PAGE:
The survey found that 56% of Australians do not approve of targeted ads based on personal information. A larger majority – 64% – do not approve of censorship of their searches (or “personalized” search) based on their personal information.

75% of respondents said they wanted to know how companies collect their personal data and in what ways they use it. If they felt too suspicious and wanted to avoid the collection of personal data, 69% of Australians refused to go on a website or application because it collected too much information.

97% of Australians said they should be allowed to take legal action against companies like Google in the case of serious breaches of their privacy.

“The issue of personal information is likely to increase in importance as more people spend more of their time using devices and applications which capture ever more detailed information about their lives, their activities, and their communications, Dr. Andrejevic said”

It’s abundantly clear that Australians care very much about their online privacy. Let’s hope that Australian officials get the message and will help protect the rights of their people. Companies like Google shouldn’t be allowed to do whatever it wants on the Web. It’s time to revisit Australian privacy law.

Dr. Andrejevic will present his findings at a public lecture at University of Queensland Art Museum on Thursday April 26th, 2012.

For more information:

University of Queensland – click here

The Register, “90% of AU net users want ‘do not track’” – click here

BBC, “Do you have the right to be forgotten online?” – click here

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International Group Of Privacy Commissioners Express Concern Over Google’s New Privacy Policy

The Asia Pacific Privacy Authorities (APPA) wrote a letter to Google expressing their concern over Google’s new more intrusive privacy policy, which many believe means that users have no privacy at all anymore.  The group is made up of member states including Canada, Australia, New Zealand, Mexico, and Korea.

The privacy commissioners from all the member states have great doubt about the security of people’s personal data in the hands of Google. The company is collecting more data about its users than ever before by combining personal information from all its products and services. This will make it easier for Google to figure you out and ultimately, among other things, sell that information to advertisers for huge profits.

“…combining personal information from across different services has the potential to significantly impact on the privacy of individuals. The group is also concerned that, in condensing and simplifying the privacy policies, important details may have been lost.”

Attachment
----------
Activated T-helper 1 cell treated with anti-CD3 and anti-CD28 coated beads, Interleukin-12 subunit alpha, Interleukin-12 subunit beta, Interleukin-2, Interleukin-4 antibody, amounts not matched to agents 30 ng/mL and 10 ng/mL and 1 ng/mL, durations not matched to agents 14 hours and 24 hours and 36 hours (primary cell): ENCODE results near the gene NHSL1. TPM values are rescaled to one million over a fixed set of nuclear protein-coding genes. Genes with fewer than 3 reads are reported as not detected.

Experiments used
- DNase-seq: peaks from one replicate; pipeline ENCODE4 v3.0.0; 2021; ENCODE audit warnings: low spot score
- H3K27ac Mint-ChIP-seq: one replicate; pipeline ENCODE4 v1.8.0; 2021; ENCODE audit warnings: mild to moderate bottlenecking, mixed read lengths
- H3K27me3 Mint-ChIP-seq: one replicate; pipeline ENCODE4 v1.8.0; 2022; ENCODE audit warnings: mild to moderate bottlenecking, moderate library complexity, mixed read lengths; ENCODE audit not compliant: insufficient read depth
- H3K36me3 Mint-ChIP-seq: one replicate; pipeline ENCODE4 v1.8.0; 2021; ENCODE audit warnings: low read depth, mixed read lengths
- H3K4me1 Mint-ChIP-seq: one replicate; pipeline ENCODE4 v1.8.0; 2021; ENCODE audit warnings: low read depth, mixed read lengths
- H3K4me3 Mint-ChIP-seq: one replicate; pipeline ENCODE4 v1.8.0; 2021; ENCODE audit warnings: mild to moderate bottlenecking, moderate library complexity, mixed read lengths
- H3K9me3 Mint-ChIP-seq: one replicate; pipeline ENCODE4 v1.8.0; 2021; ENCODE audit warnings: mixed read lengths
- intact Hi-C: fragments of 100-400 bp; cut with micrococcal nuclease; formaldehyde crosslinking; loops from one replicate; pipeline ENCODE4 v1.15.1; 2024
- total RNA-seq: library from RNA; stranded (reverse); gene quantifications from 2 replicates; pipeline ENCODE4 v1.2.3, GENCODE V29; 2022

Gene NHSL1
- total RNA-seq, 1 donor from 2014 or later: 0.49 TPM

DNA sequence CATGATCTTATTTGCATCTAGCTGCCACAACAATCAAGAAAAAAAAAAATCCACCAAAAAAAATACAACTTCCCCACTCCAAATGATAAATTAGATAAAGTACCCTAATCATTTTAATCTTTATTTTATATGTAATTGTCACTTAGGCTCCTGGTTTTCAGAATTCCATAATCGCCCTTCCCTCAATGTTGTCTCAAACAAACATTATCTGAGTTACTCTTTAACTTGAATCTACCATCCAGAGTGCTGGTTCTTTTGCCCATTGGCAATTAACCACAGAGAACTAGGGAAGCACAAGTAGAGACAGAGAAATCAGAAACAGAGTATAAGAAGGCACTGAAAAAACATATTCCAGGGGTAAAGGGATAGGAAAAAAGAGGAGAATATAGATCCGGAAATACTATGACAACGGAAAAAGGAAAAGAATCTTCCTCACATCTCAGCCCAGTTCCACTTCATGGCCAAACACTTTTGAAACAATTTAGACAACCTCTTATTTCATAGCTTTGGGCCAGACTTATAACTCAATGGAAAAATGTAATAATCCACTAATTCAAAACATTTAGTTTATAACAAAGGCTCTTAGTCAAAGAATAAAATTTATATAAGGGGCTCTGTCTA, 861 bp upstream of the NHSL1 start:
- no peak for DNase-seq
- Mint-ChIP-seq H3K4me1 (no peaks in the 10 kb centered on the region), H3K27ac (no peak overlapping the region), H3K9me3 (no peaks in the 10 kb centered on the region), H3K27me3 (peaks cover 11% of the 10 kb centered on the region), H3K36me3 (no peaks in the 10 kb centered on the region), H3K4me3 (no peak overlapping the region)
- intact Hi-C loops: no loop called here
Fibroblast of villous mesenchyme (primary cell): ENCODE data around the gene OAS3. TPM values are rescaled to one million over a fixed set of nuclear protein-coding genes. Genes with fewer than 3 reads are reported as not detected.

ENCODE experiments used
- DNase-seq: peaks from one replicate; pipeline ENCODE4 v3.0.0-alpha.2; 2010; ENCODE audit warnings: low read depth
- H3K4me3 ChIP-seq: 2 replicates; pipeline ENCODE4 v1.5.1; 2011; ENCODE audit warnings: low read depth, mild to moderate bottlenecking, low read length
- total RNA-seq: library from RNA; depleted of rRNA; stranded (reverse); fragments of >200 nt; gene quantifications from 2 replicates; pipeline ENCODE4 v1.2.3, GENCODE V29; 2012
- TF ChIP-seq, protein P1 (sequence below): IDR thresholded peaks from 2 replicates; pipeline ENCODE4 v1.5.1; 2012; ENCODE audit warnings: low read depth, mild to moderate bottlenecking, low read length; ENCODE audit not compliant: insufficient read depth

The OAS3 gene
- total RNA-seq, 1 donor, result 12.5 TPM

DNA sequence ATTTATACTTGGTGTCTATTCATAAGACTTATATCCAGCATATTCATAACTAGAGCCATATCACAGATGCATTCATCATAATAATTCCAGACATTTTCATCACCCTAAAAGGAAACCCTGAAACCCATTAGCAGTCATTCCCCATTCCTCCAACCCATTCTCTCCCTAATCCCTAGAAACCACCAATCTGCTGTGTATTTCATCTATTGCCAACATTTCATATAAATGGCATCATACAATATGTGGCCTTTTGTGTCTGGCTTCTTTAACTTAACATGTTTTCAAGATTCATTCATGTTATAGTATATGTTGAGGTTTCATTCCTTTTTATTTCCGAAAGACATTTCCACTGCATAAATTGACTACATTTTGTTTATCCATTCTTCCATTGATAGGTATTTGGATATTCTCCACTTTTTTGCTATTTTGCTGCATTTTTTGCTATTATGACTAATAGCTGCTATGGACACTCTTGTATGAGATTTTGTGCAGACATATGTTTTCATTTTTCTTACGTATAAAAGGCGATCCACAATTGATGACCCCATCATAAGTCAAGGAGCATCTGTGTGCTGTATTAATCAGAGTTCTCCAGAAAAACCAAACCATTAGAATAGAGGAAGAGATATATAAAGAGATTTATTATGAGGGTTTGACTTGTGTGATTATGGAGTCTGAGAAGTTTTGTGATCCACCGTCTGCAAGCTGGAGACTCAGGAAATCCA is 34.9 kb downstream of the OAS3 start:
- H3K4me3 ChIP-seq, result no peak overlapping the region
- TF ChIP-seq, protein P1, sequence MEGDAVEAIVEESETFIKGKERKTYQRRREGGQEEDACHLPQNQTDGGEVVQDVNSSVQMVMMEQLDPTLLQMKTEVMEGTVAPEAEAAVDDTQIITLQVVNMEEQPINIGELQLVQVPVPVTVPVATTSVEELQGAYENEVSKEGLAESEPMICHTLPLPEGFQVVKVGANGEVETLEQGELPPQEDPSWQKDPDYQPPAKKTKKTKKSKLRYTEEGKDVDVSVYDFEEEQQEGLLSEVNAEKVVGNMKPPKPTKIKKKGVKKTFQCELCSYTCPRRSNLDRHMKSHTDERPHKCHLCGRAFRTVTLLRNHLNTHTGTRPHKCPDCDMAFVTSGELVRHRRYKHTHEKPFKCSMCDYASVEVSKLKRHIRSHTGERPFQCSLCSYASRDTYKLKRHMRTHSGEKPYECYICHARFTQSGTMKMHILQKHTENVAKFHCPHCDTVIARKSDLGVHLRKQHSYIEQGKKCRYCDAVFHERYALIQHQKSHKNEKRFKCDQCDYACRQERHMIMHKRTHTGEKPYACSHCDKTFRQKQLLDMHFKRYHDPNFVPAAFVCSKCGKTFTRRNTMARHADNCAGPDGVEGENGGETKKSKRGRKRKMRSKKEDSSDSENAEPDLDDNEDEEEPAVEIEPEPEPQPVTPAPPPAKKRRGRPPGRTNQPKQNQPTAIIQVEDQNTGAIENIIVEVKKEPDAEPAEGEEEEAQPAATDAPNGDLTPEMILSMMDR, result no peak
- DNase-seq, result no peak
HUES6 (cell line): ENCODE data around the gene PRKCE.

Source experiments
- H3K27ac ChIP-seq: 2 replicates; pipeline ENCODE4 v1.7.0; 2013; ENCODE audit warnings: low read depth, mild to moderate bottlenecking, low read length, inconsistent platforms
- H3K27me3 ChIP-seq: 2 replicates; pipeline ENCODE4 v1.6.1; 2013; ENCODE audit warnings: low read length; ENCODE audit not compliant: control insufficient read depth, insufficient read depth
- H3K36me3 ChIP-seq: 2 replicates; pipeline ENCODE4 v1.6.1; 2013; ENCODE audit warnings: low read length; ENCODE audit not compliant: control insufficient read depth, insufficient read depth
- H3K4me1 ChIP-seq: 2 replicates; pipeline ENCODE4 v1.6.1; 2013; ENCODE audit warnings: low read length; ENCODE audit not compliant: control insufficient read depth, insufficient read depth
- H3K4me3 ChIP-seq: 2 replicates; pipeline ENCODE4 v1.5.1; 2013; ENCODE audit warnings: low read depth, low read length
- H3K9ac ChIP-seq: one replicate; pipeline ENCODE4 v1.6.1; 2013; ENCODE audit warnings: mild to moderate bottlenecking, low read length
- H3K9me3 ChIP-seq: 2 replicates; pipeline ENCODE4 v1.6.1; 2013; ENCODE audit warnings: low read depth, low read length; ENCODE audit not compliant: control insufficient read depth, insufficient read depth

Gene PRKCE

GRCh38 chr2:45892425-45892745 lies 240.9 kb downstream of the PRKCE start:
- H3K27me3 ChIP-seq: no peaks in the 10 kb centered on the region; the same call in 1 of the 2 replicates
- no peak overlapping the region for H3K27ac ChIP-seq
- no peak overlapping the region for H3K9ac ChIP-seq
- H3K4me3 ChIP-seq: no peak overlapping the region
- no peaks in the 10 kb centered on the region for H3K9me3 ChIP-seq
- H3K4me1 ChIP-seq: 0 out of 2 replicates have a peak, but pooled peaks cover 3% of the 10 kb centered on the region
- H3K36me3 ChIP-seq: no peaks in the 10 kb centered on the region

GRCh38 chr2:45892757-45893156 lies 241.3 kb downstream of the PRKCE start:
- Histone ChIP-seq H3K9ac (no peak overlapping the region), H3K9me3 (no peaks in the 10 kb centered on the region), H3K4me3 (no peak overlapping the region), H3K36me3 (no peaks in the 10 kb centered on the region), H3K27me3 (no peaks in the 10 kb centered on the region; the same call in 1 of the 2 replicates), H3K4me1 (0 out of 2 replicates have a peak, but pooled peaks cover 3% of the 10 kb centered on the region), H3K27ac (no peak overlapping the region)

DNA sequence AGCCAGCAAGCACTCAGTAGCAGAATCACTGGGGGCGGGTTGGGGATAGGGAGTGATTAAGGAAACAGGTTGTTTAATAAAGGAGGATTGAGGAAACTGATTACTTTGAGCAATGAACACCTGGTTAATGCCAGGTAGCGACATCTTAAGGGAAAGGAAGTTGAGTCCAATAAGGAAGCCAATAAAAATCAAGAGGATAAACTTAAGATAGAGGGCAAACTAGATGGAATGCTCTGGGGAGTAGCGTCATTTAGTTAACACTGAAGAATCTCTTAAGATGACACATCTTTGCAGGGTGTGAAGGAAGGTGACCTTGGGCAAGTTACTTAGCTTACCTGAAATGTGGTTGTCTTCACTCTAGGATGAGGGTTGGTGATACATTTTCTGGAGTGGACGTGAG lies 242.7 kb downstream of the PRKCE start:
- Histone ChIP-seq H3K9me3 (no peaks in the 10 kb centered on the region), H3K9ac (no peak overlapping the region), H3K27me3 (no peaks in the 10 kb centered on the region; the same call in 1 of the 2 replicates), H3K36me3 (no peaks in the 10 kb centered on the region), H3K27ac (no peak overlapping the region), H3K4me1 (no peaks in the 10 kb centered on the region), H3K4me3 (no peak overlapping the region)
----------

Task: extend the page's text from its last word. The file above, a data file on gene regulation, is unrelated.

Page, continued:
The APPA wants Google to make it easier for users to find out what personal information the company has of them and they want all personal information to be available to users. Everything Google knows about you should be made aware to you and you then should be allowed to permanently delete it if you so choose. The APPA is also concerned about the risk Google is putting vulnerable minority groups through by collecting sensitive data about them. Google has the potential to collect information about your age, address, name, sexual orientation, religion, politics, race, etc. The company knows too much and this is troubling.

The APPA also pointed out when Google destroyed over 60 different privacy policy from all their services and reduced it to one – they ended up oversimplifying their privacy policy. There is good simplification that allows users to understand a privacy policy better, and then there is bad simplification that actually makes the privacy policy more ambiguous. We don’t know Google’s true intentions or what exactly they mean.

For example, Google’s old privacy policy for their photo-sharing website, Picasa, stated that data would be deleted within 60 days of a user’s request. This detail no longer exists in Google’s new privacy policy. Google admits to collecting “sensitive” personal information – but nobody really knows how they handle that personal information. The APPA has a problem with this.

The letter from the APPA to Google was signed by Timothy Pilgrim, the Australian Privacy Commissioner.  A day after the letter was sent, Google responded to it. However, it did nothing to ease concerns and New Zealand’s Privacy Commissioner, Marie Shroff, was annoyed that Google neglected to offer complete answers. This criticism is similar to what a US congresswoman, Rep. Mary Bono Mack, said about Google after she grilled two company executives at a congressional committee hearing last month. The congresswoman said that Google was not “forthcoming” with answers and that she was left with even more concerns. Obviously, Google has a problem telling the whole truth and nothing but the truth.